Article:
Noodles, Chinese fried rice, rice gruel, dim sum... super cheaper than eating in a formal restaurant... Try everything, and you will be happy!
I don't remember the names of most of the restaurants we ate at, except that we preferred eating at those hole-in-the-wall diners frequented by the locals. The disadvantage, however, was that none of the service staff spoke any English, so we were forced to just point out our orders and use a lot of sign language! The most memorable restaurant we patronized was the ubiquitous Planet Hollywood, where most of the friendly service staff spoke our language of preference...Filipino!
My two little sisters in front of Planet Hollywood.
Favorite Dish: Take-away Peking Duck from one of the stalls near Mongkok.
The variety of Hong Kongs bars and restaurants is unsurpassed around the World. Claiming a great number of top Chefs from every corner of the globe, you will be sure to find something to satisfy even the fussiest of eaters.
Hong Kong actually has the most number of restaurants per capita in the World. Even with that being the case, it is often wise to book a table in advance if the restaurant will allow you to. In most cases it is a first come first serve basis.
Hong Kong is a very social society and as such takes pride in the quality and variety of food available.
Tease your taste buds by looking through all there is to offer....
Wander through the streets of Kowloon (away from the crazed shopping areas north of Austin Rd and Tsim Sha Tsui park) and take your chance! I came across one called 'Macau' somewhere near Jordan Rd - mix of Chinese & Portuguese and was a formica-topped, noisy, quick in-and-out place full of locals (I certainly got stared at, although not in an unfriendly way!). I generally chose well (bit of a chance - the menu was in English but little description....). But loads of places in and around the area, you just enter the one you fancy the look of.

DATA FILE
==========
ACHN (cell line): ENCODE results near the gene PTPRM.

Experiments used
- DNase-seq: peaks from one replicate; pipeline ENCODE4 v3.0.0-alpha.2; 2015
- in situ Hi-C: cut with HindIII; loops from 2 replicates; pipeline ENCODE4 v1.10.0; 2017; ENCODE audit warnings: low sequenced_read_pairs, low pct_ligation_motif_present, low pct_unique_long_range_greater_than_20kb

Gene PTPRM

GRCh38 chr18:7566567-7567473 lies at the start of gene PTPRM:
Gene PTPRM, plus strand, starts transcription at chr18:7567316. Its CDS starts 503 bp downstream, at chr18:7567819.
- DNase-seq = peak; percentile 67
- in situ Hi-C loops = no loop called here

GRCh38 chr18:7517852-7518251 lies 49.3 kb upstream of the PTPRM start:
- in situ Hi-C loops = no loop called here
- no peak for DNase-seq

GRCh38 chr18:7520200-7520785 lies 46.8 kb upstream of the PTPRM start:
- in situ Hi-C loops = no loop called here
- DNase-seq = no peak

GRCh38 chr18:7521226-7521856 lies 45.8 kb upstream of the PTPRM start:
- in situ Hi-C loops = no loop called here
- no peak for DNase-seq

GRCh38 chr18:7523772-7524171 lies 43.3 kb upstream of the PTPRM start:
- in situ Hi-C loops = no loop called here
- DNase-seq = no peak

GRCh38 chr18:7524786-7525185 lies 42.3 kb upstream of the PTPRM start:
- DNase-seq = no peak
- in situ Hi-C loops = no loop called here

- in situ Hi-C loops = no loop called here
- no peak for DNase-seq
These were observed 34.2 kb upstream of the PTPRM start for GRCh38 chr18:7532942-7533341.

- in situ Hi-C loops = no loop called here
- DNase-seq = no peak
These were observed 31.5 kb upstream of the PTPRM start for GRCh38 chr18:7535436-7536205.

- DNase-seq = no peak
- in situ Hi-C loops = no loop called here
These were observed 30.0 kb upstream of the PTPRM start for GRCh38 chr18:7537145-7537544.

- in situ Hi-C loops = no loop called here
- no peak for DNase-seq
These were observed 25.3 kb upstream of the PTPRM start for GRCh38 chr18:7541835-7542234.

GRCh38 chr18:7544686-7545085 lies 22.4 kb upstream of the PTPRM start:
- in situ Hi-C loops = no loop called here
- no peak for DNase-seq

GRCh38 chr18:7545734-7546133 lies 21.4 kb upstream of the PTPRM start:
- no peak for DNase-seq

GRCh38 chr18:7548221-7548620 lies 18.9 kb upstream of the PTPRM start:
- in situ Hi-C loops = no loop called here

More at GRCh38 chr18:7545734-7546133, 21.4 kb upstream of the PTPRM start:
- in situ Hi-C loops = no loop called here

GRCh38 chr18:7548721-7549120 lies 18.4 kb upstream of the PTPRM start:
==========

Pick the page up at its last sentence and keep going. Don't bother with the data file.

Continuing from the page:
Alternatively try your luck in the restuarants and shops in China Town on HKIsland. Again, I picked one that looked interesting (no English name) with Peking Duck hanging in the window. Also try the little bakers that abound everywhere - help yourself and see what you come up with: sweet cakes that look savoury, doughnuts that are filled with meat....
Honestly, if you want to have expensive food. You just choose some restuarants recommended by the Hong Kong Tourist Association. They have a list of restuarants in their brochure. It's great!
However, if you want to try some domestic Hong Kong food which the Chinese used to take, you can try the small restuarant all along the street. They are cheap and the food are so tasty. Most of these small shops have English menu. Just pay US$3-5, you can have a full and delicious meal.
If you want to find a place where there are many different kinds of restuarants, you can go to Central at night time. Central has a place call 'Lan Kwai Fong' where many westerners and yuppies like to go to this place for eating and drinking, especially Friday and Saturday. After eating, you can go to the pubs and bars there and have a drink.
Favorite Dish: My favourite food is Shanghai food. It's not that difficult to find. The restuarants are everywhere.
Cantonese food is also my favourite, this is typical food the Chinese like to eat. You can just choose a big Chinese restuarant along the street. Each meal may cost you around US$10-15 per person. Surely, more people share, the cheaper it will be.